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Interactive fiction, aka text adventure games, have finally come to the one platform for which they could hardly be more perfect: Amazon’s Kindle. The first work of interactive fiction on the device is called The King of Shreds and Patches, and it takes place in a “historically accurate” rendering of 17th century England.

A Kindle, after all, is pretty much just a PC from a previous era shrunk into a tiny package, and it even comes with its own monochrome screen. It is, in short, the ultimate device for playing Zork.

What’s Zork, you say? The short version is that Zork is what a bunch of geeks at MIT produced when they wanted to create a Dungeons and Dragons-style adventure game but computer graphics weren’t up to the task. The first version was developed on that early hacker staple, the PDP-10 minicomputer, and was later rolled out on the Commodore, Amiga and Apple II.

The King of Shreds and Patches, the modern-day reincarnation of both an engine for producing interactive fiction and the first work produced with that engine, takes advantage of the fact that the Kindle can run apps. (Which everyone seems to have forgotten.) The entire production is brought to us by Jimmy Maher, an itinerant programmer and one of the world authorities on the history of interactive fiction. He even wrote a book on the subject. It’s quite thorough.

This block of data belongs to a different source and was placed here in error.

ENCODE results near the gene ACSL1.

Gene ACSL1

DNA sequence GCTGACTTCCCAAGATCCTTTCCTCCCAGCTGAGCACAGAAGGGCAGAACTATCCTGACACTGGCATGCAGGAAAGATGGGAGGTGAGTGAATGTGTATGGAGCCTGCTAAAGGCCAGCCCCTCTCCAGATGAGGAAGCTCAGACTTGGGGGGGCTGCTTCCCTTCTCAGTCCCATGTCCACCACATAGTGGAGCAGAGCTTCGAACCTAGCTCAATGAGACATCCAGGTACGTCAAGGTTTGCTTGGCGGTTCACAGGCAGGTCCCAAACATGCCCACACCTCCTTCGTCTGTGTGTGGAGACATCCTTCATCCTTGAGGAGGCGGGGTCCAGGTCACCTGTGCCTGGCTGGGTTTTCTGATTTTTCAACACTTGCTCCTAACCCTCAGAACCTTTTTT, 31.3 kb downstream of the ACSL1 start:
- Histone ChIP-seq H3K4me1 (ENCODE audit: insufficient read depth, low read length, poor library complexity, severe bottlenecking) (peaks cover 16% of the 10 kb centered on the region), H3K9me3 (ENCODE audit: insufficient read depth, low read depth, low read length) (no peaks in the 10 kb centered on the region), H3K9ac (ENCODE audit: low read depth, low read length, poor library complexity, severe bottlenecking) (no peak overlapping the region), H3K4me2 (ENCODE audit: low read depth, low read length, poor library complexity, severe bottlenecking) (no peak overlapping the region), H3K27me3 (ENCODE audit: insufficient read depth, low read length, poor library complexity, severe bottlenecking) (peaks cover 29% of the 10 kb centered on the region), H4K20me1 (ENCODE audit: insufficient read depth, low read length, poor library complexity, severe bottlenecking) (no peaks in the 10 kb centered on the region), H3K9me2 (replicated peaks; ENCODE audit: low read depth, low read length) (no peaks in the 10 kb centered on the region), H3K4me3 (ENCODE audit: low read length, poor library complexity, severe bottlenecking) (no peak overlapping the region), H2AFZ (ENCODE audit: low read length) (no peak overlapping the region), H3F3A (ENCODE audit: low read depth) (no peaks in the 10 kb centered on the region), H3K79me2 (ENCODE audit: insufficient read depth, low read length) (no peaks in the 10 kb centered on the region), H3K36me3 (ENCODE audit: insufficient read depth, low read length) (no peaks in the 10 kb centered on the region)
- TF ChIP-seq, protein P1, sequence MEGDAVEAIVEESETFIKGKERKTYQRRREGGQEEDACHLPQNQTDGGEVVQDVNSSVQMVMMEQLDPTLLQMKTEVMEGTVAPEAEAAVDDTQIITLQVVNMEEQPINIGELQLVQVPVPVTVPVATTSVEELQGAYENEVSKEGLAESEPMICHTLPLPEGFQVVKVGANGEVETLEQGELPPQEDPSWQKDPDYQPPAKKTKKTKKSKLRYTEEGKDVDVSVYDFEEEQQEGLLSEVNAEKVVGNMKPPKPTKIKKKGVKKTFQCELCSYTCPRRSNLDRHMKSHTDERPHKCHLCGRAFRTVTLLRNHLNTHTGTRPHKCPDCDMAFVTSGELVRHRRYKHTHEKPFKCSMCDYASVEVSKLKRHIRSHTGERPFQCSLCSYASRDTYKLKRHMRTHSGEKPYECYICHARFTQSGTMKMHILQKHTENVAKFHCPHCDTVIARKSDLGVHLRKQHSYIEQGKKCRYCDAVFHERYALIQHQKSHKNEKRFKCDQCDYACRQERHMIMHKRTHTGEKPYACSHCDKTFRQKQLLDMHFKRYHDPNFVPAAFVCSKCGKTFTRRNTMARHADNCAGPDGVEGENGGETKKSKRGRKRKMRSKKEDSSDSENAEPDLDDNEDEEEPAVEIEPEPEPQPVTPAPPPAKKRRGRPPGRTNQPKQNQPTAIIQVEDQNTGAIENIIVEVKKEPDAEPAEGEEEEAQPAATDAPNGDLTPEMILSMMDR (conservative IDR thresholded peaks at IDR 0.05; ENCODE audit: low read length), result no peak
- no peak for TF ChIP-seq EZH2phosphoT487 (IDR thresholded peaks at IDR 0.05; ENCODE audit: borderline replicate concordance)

Hopefully this means that more interactive fiction / text adventure games are coming to the Kindle. It’s a medium that, to a mass audience, at least, died an early death owing to the advancement of graphics and sound technology, and that’s a shame. The written word hasn’t seen a significant upgrade since hypertext, and interactive fiction feels like one of those branches of human innovation waiting for a renaissance. (It’s worth noting that a handful of die-hards still carry the torch for interactive fiction.)

h/t j_zimms

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